The agreements contain all the minimum standards that were introduced by the joint OECD/G20 project on base erosion and profit shifting, which ensure that such conventions are not used to avoid or evade tax. They are clear that it is not the purpose of such a convention to create opportunities for tax evasion and avoidance, and a principal purpose test denies treaty benefits in cases of abuse. Both conventions allow for the exchange of information between the two countries to facilitate tax transparency, which will strengthen our defences against tax avoidance and evasion.

I am delighted to bring the Brazil order before the Committee, because Brazil is the largest economy with which the United Kingdom does not—until now—have a comprehensive double taxation convention. It has long been the United Kingdom’s ambition to reach an agreement with Brazil, and it has been a regular request from businesses. The convention will bring many benefits to the UK, including to our businesses and investors, and those who want to take advantage of the opportunity to trade in the country with the 10th largest GDP in the world, with a population of 214 million people.

This measure provides limits on the tax that can be charged on dividends, royalties and interest, which in many circumstances are less than the tax rates applied under Brazil’s domestic law. It also limits the circumstances under which trading profits of United Kingdom enterprises may be taxed in Brazil. UK businesses will particularly welcome the fact that the convention phases out, over a four-year period, Brazilian taxes on some payments to United Kingdom-based service providers and provides for significantly lower taxes during that period.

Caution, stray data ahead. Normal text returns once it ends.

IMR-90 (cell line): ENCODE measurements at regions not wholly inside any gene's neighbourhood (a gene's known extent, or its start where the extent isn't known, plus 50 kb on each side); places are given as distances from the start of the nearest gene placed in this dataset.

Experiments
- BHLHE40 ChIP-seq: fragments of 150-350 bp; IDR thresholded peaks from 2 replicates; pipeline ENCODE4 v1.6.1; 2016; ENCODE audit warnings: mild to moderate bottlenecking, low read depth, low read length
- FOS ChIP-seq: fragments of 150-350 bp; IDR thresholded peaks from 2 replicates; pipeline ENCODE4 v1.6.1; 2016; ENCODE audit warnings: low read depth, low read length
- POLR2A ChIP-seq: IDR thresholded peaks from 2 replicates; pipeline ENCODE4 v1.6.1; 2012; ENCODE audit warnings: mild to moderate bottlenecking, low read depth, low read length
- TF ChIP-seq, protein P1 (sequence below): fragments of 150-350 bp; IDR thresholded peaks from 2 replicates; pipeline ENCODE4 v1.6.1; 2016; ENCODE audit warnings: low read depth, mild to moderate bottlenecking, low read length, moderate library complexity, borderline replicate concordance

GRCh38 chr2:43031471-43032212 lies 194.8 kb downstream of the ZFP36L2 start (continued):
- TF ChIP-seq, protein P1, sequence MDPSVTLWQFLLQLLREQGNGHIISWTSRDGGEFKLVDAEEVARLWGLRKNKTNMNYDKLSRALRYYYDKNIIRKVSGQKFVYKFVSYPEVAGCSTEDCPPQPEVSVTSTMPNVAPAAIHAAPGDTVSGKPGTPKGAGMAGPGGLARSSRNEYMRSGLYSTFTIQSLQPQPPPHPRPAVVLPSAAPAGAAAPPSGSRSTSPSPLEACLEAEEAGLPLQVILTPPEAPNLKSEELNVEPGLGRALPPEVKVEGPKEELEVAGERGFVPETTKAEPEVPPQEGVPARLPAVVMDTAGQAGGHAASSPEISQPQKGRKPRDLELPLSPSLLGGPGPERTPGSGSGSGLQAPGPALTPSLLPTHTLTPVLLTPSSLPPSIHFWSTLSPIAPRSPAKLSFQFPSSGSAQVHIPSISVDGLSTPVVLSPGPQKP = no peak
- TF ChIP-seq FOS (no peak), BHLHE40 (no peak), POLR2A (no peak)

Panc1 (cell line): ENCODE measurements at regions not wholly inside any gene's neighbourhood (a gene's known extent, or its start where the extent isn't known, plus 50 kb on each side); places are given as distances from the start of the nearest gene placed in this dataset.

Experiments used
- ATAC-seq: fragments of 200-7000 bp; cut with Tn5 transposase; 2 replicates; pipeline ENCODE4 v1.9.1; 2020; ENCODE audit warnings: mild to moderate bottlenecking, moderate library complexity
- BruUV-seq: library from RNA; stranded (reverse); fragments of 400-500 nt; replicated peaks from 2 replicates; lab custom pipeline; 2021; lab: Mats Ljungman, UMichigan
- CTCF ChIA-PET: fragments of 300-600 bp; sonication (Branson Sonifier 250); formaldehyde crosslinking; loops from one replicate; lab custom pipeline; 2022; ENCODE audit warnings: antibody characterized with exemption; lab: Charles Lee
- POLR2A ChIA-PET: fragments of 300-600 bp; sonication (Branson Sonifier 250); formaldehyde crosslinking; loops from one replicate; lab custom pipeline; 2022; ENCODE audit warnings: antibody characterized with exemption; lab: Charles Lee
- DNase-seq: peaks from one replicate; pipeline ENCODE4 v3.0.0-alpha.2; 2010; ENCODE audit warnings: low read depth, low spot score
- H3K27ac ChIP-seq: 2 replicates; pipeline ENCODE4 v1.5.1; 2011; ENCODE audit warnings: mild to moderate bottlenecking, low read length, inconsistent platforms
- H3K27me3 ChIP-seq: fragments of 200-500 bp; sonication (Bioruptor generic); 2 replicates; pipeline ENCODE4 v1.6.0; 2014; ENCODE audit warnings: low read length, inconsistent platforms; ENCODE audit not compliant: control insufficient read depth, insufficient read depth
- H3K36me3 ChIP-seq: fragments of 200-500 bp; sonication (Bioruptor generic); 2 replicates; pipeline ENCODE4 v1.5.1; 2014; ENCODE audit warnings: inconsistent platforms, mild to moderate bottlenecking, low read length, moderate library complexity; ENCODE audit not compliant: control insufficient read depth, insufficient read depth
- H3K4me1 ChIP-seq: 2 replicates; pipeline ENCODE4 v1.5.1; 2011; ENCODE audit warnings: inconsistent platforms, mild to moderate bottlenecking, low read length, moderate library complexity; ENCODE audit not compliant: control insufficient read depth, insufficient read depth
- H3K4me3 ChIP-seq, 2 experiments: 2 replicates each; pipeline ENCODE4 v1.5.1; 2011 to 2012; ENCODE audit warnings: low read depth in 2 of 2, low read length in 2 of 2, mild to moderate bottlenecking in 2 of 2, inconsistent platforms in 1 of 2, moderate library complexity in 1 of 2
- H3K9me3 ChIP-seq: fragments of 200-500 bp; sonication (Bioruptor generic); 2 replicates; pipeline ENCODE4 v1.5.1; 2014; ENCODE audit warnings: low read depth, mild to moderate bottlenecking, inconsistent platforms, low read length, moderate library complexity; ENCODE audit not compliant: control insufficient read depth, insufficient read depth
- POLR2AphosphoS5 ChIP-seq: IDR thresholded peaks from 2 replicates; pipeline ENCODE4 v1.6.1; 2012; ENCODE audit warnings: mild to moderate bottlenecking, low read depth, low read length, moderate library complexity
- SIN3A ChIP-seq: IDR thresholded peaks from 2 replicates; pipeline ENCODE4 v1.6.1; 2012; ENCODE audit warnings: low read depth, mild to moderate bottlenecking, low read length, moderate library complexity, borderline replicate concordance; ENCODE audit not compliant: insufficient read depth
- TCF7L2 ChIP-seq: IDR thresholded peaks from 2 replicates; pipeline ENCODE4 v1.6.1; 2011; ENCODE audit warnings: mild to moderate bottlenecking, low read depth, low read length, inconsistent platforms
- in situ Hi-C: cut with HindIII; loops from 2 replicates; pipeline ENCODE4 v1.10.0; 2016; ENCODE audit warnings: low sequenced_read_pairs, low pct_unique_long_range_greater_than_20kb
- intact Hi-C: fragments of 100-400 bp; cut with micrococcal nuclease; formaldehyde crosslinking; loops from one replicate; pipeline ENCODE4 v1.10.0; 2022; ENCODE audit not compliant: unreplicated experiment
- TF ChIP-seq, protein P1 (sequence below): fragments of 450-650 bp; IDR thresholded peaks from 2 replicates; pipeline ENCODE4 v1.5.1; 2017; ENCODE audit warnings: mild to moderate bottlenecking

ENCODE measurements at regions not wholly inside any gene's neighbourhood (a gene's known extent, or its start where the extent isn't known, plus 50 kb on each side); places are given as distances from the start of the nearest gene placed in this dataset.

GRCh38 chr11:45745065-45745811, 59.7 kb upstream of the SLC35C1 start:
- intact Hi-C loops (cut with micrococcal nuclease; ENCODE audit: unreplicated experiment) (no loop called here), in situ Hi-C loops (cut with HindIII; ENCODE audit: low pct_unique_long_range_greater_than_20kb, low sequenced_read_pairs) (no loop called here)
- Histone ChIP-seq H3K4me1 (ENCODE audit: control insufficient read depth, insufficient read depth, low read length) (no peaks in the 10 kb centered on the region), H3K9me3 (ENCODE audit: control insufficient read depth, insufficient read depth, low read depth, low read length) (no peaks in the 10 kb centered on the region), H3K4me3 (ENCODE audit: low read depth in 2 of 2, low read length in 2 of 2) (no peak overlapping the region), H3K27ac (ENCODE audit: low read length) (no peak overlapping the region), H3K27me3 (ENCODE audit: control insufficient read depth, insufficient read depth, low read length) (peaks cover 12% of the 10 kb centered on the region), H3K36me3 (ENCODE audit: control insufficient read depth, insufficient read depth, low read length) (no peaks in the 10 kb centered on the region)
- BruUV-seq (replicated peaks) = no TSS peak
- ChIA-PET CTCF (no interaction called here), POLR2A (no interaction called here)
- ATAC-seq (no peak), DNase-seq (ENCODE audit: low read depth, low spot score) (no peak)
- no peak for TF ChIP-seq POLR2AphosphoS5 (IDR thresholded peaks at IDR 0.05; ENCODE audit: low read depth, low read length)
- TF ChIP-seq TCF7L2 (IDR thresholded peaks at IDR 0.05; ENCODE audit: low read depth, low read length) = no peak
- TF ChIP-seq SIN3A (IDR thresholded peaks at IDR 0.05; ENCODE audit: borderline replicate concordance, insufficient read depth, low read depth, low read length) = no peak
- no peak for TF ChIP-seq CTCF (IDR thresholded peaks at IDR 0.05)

The San Marino convention is really good for business. San Marino is smaller in terms of its population and economy; none the less, the agreement will exempt the majority of dividends, interests and royalties from source state taxation. That means that United Kingdom residents with investments in San Marino will not pay tax in San Marino on the income that they receive. The exception to this is in respect of United Kingdom real estate investment trusts, where the convention preserves the United Kingdom’s right to these at 15%. That will ensure that the UK does not lose taxing rights where the profits from these structures are otherwise exempt. We have also set out rules on dispute resolution, which are in line with the OECD’s expectations and provide certainty for parties in both countries. The taxpayer can refer any matter for independent arbitration if agreement cannot be reached by the two countries.

In summary, the United Kingdom and both Brazil and San Marino can be happy with these agreements. They protect United Kingdom revenue and provide a clear, fair, stable, long-term framework within which trade and investment between the UK and Brazil, and the UK and San Marino can continue to flourish. I commend the draft orders to the Committee.